feel definition, meaning - what is feel in the British English Dictionary & Thesaurus - Cambridge Dictionaries Online

Cambridge Dictionaries online Cambridge Dictionaries online

The most popular online dictionary and thesaurus for learners of English

English definition of “feel”

See all translations

feel

verb uk   us   /fiːl/ (felt, felt)

feel verb (EXPERIENCE)

A1 [L or T] to experience something physical or emotional: "How are you feeling?" "Not too bad, but I've still got a slight headache." How would you feel about moving to a different city? He's still feeling a little weak after his operation. My eyes feel really sore. I never feel safe when Richard is driving. Never in her life had she felt so happy. My suitcase began to feel really heavy after a while. I felt like (= thought that I was) a complete idiot/such a fool. She felt his hot breath on her neck. [+ obj + -ing verb ] I could feel the sweat trickling down my back. By midday, we were really feeling (= suffering from) the heat.feel like sth B1 to have a wish for something, or to want to do something, at a particular moment: I feel like (going for) a swim. I feel like (having) a nice cool glass of lemonade. "Are you coming to aerobics?" "No, I don't feel like it today." [+ -ing verb] to want to do something that you do not do: He was so rude I felt like slapping his face.feel the cold to get cold quicker and more often than most people: As you get older, you tend to feel the cold more.not feel a thing informal to not feel any pain: "Did it hurt?" "Not at all - I didn't feel a thing."
More examples

feel verb (OPINION)

B1 [I or T] to have a particular opinion about or attitude towards something: [+ (that)] I feel (that) I should be doing more to help her. [(+ to be) + adj] He had always felt himself (to be) inferior to his brothers. Do you feel very strongly (= have strong opinions) about this? I feel certain I'm right.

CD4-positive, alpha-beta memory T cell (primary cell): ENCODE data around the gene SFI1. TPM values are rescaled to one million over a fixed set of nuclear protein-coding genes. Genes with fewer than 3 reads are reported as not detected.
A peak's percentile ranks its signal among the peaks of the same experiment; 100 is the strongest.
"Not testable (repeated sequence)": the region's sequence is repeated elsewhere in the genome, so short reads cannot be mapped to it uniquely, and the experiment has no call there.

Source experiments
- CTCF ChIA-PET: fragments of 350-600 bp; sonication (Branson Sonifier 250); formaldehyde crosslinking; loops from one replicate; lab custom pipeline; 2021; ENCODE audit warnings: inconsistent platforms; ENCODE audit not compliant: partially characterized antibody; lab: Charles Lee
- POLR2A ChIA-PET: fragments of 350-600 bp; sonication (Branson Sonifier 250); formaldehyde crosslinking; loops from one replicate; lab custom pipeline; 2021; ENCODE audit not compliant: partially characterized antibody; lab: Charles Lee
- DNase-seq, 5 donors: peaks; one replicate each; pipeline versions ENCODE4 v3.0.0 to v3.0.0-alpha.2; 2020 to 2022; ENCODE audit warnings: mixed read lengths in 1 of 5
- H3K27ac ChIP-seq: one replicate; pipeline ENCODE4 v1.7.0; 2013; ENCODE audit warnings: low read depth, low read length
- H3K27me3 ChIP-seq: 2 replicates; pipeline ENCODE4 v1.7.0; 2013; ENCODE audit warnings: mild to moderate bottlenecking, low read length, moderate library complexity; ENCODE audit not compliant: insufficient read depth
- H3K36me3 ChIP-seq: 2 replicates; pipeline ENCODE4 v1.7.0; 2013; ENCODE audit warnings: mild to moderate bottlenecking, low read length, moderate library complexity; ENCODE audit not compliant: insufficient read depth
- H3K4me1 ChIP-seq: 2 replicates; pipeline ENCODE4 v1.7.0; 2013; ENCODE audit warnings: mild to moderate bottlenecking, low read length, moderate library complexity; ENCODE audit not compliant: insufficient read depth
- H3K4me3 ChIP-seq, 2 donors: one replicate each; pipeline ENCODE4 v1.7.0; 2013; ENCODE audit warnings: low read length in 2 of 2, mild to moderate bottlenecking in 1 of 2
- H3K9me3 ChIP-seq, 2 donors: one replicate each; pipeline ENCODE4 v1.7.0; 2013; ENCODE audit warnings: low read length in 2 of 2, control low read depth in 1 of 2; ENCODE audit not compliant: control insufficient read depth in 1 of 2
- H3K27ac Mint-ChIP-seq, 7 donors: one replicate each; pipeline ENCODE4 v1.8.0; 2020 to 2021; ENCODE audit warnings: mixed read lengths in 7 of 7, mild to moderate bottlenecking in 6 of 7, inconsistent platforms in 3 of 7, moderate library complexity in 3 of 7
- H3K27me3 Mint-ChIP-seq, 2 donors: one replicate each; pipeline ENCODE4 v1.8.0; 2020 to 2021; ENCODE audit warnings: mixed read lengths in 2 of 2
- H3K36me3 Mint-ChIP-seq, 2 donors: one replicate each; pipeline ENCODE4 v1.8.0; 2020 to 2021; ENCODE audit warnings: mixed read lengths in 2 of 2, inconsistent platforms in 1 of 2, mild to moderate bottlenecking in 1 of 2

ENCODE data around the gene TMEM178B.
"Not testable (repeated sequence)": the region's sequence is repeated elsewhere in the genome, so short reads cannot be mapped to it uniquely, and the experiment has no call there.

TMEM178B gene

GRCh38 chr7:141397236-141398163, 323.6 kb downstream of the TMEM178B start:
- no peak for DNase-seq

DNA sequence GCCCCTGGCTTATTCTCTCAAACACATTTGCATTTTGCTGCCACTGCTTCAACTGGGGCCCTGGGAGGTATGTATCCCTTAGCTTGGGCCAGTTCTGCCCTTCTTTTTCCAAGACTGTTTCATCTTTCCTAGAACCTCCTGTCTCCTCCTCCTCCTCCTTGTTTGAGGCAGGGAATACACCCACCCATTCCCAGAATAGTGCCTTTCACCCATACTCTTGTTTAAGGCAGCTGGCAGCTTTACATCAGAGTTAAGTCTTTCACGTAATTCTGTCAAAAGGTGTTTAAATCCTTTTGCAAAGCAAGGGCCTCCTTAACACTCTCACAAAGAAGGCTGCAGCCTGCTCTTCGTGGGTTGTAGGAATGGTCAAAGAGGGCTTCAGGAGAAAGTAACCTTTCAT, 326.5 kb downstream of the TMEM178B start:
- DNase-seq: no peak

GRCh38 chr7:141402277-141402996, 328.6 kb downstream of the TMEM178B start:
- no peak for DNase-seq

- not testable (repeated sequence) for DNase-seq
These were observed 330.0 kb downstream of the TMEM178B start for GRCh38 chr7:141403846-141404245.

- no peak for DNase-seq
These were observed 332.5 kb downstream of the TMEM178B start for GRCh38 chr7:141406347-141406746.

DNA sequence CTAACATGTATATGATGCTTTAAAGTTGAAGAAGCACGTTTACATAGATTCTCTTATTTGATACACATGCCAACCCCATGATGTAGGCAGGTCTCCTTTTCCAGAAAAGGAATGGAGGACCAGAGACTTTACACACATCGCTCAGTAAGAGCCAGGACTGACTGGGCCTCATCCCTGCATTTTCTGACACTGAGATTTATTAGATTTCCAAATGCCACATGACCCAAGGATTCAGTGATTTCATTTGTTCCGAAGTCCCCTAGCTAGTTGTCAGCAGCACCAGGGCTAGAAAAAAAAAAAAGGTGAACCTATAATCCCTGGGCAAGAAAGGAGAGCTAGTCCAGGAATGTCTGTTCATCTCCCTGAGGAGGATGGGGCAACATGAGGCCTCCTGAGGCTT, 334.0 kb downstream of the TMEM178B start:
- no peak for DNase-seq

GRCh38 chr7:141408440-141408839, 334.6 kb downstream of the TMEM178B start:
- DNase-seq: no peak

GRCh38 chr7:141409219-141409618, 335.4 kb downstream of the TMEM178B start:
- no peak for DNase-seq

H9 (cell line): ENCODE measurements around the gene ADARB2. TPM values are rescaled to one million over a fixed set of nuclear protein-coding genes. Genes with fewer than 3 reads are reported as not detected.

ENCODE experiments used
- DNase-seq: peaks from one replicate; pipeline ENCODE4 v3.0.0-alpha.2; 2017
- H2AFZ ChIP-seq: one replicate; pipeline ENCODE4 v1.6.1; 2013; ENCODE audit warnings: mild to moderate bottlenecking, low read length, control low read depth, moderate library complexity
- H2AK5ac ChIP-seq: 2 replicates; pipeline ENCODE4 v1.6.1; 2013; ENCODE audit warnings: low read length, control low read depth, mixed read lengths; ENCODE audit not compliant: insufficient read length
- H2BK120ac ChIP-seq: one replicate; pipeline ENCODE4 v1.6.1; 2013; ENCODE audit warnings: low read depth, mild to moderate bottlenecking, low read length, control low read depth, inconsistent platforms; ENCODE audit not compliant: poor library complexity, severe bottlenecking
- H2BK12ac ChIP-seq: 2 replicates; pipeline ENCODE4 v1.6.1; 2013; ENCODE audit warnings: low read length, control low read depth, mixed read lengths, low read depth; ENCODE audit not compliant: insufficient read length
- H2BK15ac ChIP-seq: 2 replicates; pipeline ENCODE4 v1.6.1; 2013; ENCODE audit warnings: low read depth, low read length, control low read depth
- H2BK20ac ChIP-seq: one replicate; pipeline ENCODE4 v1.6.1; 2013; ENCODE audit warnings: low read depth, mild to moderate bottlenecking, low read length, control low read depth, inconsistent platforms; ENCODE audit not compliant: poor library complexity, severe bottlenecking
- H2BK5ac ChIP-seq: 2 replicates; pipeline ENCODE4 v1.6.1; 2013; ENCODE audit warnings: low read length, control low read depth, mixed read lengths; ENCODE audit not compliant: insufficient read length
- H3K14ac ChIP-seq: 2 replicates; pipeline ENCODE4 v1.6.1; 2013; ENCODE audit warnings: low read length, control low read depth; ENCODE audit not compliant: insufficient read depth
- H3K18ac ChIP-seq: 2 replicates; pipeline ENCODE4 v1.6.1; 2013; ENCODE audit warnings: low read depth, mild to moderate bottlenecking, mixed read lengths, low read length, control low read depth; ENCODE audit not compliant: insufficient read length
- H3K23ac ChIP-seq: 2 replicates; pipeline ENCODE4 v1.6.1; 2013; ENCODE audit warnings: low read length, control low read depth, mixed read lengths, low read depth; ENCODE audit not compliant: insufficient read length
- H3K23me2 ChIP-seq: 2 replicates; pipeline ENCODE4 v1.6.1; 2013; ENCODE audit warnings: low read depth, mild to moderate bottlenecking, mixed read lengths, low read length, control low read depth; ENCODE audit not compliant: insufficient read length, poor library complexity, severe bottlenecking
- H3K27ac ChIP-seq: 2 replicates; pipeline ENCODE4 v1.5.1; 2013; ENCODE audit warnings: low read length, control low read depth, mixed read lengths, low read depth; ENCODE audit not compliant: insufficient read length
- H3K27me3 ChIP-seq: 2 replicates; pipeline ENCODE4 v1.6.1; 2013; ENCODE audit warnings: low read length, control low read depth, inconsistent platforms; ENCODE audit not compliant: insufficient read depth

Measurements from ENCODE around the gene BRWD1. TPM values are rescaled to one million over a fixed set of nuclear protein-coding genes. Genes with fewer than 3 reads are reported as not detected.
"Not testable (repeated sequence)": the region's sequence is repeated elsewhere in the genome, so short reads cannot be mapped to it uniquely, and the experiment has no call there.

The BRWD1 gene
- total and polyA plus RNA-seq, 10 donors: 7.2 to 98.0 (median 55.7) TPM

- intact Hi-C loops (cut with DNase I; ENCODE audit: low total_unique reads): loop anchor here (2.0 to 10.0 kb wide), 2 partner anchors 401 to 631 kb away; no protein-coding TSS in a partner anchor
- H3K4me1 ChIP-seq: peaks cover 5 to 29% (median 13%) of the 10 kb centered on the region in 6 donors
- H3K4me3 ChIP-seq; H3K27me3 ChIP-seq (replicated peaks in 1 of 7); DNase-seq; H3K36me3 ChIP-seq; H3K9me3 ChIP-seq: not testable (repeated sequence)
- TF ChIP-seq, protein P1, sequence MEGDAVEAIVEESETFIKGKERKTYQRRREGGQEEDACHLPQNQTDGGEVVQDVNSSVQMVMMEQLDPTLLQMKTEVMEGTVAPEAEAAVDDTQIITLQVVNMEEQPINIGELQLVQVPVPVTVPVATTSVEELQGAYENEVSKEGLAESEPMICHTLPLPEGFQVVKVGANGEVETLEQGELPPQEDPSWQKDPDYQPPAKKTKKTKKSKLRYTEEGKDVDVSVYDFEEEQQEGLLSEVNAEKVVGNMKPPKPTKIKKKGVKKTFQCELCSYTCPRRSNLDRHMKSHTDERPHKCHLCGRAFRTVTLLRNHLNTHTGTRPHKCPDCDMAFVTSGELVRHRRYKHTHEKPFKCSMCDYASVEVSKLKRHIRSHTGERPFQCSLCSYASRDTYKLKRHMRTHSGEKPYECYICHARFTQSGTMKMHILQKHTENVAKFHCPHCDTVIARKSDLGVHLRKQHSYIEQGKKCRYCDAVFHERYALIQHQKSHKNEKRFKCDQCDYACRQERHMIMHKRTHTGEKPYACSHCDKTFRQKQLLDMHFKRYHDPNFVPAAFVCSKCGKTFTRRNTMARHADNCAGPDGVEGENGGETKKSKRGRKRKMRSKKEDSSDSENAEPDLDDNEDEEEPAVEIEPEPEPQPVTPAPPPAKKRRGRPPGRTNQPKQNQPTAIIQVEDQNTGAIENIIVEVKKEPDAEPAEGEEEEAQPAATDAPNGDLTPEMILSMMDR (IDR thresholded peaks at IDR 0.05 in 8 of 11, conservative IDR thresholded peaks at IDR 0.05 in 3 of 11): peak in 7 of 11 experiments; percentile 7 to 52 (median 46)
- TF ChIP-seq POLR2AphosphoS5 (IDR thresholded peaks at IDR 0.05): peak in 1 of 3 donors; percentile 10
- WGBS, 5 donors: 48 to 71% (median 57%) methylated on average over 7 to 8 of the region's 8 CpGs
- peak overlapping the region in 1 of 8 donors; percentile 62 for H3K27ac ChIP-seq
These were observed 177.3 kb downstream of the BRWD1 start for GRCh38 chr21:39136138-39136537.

More examples

feel verb (TOUCH)

B2 [I or T] to touch something in order to discover something about it: [+ question word] Just feel how cold my hands are! He gently felt the softness of the baby's cheek. I was feeling (around) (= searching with my hand) in my bag for the keys.
More examples

feel

noun uk   us   /fiːl/

feel noun (TOUCH)

[S] the way that something feels: She loved the feel of silk against her skin. [C] mainly UK informal the action of touching something: Is that shirt silk? Ooh, let me have a feel!

feel noun (CHARACTER)

[S] (also feeling) the character of a place or situation: I like the decoration - it's got a Spanish feel to it. There was a feel of mystery about the place. We were there for such a short time, we didn't really get the feel of (= get to know) the place.

feel noun (UNDERSTANDING)

a feel for sth (also feeling) a natural understanding or ability, especially in a subject or activity: She has a real feel for language. I tried learning the piano, but I never had much of a feel for it.get the feel of sth (also feeling) to learn how to do something, usually a new activity: Once you get the feel of it, using a mouse is easy.
(Definition of feel from the Cambridge Advanced Learners Dictionary & Thesaurus © Cambridge University Press)
What is the pronunciation of feel?
Add Cambridge dictionaries to your browser to your website

Definitions of “feel” in other dictionaries

Word of the Day

cup tie

a game between two teams trying to win a cup (= prize), especially in football

Word of the Day

What’s All The Commotion About? (Words to describe sounds)

by Kate Woodford,
May 20, 2015
​​​ In this post we look at a range of words and phrases that we use to describe noise and the absence of noise. Starting with complete quiet, we sometimes use the noun hush to describe silence: A hush fell over the room as the bride walked in./There was a deathly hush (=complete

Read More 

ancestral health noun

May 25, 2015
diet based on the presumed diet of our Palaeolithic ancestors ‘Ancestral health,’ to use a term popular among Paleo followers, has gone mass.

Read More